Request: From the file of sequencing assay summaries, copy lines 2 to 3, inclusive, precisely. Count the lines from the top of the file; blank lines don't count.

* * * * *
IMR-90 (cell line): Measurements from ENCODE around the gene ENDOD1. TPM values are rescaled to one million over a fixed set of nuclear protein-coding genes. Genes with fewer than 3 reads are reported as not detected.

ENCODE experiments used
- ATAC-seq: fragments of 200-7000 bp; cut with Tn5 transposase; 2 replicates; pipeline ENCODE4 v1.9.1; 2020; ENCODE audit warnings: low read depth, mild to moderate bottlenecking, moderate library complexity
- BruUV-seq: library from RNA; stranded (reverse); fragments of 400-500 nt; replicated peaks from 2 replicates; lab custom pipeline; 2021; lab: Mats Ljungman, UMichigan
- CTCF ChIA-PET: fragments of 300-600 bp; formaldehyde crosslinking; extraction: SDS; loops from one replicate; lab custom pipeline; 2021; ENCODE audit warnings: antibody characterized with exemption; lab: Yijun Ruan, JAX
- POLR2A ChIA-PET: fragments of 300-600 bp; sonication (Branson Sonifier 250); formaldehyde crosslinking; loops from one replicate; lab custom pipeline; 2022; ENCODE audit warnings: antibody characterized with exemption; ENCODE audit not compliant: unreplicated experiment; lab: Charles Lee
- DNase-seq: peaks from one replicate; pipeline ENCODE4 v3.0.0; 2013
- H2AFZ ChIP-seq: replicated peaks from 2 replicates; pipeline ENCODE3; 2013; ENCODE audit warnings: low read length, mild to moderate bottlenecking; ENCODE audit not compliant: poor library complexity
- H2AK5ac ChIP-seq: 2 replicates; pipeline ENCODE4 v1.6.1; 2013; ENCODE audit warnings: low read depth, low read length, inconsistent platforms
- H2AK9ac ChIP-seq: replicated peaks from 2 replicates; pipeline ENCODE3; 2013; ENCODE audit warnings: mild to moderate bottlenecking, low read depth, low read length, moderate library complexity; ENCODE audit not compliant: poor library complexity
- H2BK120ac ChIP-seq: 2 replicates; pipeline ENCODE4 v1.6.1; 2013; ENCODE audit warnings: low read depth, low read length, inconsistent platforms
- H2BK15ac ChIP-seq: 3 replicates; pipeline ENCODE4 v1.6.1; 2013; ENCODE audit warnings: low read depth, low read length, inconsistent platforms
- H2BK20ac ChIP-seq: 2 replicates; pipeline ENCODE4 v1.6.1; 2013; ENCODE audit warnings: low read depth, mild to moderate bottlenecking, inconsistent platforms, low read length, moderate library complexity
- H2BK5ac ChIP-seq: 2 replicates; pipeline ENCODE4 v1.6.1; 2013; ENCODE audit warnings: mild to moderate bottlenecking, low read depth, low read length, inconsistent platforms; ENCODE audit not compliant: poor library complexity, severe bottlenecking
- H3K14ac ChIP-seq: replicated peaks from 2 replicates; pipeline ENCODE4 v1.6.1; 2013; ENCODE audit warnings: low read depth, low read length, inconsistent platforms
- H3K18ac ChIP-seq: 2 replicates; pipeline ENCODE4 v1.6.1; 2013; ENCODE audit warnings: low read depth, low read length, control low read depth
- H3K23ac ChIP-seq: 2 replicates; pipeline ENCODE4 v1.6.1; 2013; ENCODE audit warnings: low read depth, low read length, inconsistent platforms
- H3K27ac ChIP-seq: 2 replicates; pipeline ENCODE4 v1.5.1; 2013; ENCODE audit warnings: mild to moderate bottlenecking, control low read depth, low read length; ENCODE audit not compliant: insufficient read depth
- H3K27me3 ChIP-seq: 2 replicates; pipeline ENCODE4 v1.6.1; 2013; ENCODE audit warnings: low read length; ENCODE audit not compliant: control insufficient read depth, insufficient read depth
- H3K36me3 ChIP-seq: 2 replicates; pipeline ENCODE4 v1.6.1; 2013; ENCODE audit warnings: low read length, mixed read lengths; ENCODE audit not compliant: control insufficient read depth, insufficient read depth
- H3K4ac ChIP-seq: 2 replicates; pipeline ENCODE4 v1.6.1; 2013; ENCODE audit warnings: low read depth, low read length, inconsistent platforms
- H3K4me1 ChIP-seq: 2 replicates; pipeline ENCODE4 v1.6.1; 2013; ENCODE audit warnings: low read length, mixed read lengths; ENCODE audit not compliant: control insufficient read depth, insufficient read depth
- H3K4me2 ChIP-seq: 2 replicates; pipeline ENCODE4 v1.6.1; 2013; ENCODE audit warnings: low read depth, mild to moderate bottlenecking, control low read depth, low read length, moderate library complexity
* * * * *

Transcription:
ENCODE experiments used
- ATAC-seq: fragments of 200-7000 bp; cut with Tn5 transposase; 2 replicates; pipeline ENCODE4 v1.9.1; 2020; ENCODE audit warnings: low read depth, mild to moderate bottlenecking, moderate library complexity